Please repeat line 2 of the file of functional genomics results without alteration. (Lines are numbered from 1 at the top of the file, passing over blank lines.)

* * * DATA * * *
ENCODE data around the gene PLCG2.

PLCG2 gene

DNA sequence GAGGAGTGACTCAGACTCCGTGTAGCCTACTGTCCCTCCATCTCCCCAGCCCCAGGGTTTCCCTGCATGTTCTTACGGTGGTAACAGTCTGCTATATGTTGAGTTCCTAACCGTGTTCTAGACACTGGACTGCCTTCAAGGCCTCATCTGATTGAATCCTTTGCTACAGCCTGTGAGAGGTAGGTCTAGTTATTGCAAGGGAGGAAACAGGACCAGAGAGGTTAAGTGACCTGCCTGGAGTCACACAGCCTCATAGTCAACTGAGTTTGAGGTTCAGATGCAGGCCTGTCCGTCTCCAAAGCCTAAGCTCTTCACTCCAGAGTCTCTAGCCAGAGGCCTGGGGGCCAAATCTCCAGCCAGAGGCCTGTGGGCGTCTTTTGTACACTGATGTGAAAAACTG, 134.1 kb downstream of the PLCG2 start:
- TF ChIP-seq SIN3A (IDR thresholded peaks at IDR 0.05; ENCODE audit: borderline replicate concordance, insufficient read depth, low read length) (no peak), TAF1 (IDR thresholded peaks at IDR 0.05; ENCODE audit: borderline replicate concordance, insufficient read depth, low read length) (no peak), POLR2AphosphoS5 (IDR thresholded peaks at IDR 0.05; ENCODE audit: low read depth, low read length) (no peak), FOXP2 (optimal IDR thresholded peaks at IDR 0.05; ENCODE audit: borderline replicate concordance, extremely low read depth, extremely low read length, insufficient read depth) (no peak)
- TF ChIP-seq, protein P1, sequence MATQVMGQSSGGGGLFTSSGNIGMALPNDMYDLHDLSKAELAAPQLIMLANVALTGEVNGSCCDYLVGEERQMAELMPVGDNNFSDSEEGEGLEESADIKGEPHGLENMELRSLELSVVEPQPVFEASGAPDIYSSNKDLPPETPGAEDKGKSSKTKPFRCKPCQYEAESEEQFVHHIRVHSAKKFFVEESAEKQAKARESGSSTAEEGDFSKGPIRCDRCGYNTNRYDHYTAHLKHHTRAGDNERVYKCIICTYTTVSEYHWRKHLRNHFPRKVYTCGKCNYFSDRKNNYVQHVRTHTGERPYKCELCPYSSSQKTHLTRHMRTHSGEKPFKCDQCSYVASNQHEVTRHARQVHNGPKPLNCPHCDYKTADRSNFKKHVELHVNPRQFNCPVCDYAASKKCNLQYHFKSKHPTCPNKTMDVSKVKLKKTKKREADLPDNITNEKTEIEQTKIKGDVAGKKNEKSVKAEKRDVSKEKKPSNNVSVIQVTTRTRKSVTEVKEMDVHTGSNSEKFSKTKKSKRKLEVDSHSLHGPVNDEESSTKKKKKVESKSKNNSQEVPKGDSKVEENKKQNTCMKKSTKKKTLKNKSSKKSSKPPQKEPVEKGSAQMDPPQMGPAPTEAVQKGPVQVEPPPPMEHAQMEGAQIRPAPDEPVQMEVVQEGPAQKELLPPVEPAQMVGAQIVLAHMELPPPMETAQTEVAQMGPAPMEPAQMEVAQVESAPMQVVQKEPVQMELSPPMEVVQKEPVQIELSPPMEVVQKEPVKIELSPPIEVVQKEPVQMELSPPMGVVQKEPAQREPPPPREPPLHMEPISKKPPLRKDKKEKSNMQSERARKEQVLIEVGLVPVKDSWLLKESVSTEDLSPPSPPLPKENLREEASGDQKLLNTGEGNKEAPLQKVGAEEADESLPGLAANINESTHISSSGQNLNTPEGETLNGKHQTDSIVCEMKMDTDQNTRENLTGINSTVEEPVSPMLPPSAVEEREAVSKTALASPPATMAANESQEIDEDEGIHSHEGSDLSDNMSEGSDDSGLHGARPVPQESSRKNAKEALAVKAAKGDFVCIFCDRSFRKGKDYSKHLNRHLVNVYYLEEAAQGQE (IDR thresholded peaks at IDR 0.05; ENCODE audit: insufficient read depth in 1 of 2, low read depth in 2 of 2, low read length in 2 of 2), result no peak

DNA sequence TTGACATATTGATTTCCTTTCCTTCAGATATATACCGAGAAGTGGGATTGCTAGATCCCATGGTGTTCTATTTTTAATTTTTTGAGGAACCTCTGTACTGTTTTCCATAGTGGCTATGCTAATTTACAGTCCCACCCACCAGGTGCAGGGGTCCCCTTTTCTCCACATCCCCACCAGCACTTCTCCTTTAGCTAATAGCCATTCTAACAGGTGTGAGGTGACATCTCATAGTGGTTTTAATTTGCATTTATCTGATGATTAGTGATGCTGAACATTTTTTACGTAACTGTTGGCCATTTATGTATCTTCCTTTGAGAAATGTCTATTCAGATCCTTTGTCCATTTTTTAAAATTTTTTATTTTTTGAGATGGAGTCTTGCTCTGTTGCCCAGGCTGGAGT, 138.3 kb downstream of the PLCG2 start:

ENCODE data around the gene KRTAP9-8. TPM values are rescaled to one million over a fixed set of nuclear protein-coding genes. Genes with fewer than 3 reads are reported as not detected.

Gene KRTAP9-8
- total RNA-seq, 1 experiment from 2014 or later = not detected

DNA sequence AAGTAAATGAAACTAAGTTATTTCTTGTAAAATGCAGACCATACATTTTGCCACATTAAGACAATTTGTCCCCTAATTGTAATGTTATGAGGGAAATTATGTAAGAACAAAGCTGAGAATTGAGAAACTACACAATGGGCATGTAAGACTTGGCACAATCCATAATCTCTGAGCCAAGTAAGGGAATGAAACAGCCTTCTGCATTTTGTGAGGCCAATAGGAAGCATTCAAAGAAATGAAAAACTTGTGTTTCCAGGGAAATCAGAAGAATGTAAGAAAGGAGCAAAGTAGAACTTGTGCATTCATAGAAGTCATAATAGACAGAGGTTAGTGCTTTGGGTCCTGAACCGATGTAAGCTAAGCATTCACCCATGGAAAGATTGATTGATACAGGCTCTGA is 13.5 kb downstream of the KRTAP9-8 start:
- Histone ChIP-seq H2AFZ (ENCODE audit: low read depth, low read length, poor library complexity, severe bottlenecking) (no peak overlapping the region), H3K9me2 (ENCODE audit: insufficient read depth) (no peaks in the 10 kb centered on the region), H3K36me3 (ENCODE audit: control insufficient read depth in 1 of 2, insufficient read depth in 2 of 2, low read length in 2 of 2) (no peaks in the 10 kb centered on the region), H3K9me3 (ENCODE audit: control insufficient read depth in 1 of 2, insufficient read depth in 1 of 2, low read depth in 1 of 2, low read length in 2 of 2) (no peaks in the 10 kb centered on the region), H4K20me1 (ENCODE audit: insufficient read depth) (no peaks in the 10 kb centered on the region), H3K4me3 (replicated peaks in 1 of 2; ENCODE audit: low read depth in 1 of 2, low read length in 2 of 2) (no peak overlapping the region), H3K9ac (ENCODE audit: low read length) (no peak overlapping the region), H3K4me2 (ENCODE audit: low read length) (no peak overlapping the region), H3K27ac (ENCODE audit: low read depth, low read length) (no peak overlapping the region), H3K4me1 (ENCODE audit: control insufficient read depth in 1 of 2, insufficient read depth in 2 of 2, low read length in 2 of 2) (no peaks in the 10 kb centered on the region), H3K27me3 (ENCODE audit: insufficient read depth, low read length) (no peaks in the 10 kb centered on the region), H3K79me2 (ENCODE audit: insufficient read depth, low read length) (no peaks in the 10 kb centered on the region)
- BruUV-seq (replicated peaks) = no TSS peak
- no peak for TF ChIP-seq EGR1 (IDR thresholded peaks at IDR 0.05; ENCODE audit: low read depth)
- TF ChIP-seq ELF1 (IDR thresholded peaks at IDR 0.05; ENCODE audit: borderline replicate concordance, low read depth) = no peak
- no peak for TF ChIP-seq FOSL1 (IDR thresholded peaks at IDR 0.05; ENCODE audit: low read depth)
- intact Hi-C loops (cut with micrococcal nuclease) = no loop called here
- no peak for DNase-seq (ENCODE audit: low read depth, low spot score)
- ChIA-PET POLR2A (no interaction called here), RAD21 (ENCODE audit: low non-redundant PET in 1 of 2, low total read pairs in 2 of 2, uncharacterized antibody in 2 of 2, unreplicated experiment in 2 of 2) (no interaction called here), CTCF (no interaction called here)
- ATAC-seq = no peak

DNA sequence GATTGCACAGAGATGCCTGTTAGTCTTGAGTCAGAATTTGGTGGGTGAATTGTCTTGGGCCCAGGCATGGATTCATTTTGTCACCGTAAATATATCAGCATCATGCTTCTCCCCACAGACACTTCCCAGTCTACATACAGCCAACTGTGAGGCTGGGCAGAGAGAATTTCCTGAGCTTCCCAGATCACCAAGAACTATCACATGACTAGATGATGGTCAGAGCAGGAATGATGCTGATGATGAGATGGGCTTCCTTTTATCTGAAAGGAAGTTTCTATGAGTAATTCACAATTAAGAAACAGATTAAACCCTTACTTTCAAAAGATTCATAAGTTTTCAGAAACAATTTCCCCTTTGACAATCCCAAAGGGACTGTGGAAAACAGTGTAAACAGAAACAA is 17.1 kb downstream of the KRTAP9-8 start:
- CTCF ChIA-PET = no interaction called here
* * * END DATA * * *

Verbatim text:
PLCG2 gene